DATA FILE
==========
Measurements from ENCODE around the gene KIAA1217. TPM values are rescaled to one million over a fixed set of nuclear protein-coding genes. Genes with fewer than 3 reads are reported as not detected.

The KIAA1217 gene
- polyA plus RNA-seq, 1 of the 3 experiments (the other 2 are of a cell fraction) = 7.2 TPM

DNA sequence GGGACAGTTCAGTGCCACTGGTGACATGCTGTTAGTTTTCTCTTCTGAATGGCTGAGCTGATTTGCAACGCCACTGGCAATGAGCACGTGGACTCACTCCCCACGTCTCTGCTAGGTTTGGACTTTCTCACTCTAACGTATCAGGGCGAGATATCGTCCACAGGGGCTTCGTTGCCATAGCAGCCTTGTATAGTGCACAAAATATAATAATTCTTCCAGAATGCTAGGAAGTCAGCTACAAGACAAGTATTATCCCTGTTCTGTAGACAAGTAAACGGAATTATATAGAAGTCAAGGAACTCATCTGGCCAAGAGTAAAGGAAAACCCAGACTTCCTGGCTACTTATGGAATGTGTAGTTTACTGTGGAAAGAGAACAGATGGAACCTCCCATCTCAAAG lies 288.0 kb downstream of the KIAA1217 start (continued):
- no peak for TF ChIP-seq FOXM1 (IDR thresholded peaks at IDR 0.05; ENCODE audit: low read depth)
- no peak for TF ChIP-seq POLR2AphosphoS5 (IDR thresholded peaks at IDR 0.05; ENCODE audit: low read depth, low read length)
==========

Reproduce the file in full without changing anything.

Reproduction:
Measurements from ENCODE around the gene KIAA1217. TPM values are rescaled to one million over a fixed set of nuclear protein-coding genes. Genes with fewer than 3 reads are reported as not detected.

The KIAA1217 gene
- polyA plus RNA-seq, 1 of the 3 experiments (the other 2 are of a cell fraction) = 7.2 TPM

DNA sequence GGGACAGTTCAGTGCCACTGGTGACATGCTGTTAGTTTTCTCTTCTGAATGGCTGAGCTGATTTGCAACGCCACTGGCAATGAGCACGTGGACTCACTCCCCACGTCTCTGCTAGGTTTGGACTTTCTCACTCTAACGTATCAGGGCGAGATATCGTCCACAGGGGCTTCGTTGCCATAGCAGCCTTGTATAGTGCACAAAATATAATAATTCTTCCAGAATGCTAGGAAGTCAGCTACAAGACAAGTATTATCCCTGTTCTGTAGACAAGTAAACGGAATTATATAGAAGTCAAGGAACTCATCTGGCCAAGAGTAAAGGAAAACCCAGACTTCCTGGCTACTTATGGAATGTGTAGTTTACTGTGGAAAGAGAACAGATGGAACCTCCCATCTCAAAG lies 288.0 kb downstream of the KIAA1217 start (continued):
- no peak for TF ChIP-seq FOXM1 (IDR thresholded peaks at IDR 0.05; ENCODE audit: low read depth)
- no peak for TF ChIP-seq POLR2AphosphoS5 (IDR thresholded peaks at IDR 0.05; ENCODE audit: low read depth, low read length)